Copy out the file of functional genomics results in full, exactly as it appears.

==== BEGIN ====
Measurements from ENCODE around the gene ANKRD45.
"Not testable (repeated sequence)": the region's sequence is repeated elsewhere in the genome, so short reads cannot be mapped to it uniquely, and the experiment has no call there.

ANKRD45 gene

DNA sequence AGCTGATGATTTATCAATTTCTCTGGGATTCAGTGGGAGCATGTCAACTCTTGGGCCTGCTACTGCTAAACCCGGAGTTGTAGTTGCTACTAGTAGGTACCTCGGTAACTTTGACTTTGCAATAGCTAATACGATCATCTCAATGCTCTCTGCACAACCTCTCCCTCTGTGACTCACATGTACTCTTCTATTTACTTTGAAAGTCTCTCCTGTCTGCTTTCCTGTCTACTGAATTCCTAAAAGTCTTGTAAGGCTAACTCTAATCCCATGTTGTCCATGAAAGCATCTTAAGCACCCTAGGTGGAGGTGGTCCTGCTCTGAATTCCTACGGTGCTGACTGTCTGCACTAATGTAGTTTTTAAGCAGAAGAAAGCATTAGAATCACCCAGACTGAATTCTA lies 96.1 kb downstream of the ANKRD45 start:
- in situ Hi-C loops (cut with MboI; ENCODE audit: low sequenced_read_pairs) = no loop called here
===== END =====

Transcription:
Measurements from ENCODE around the gene ANKRD45.
"Not testable (repeated sequence)": the region's sequence is repeated elsewhere in the genome, so short reads cannot be mapped to it uniquely, and the experiment has no call there.

ANKRD45 gene

DNA sequence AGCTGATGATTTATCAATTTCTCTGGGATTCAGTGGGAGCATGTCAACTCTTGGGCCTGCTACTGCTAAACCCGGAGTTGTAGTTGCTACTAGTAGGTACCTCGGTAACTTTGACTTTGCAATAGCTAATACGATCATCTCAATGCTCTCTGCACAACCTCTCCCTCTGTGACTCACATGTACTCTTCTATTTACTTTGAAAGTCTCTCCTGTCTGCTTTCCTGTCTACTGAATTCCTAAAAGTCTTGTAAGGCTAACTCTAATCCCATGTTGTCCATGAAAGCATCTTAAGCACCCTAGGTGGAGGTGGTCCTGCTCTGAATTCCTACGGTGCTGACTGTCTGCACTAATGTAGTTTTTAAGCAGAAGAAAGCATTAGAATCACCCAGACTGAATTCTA lies 96.1 kb downstream of the ANKRD45 start:
- in situ Hi-C loops (cut with MboI; ENCODE audit: low sequenced_read_pairs) = no loop called here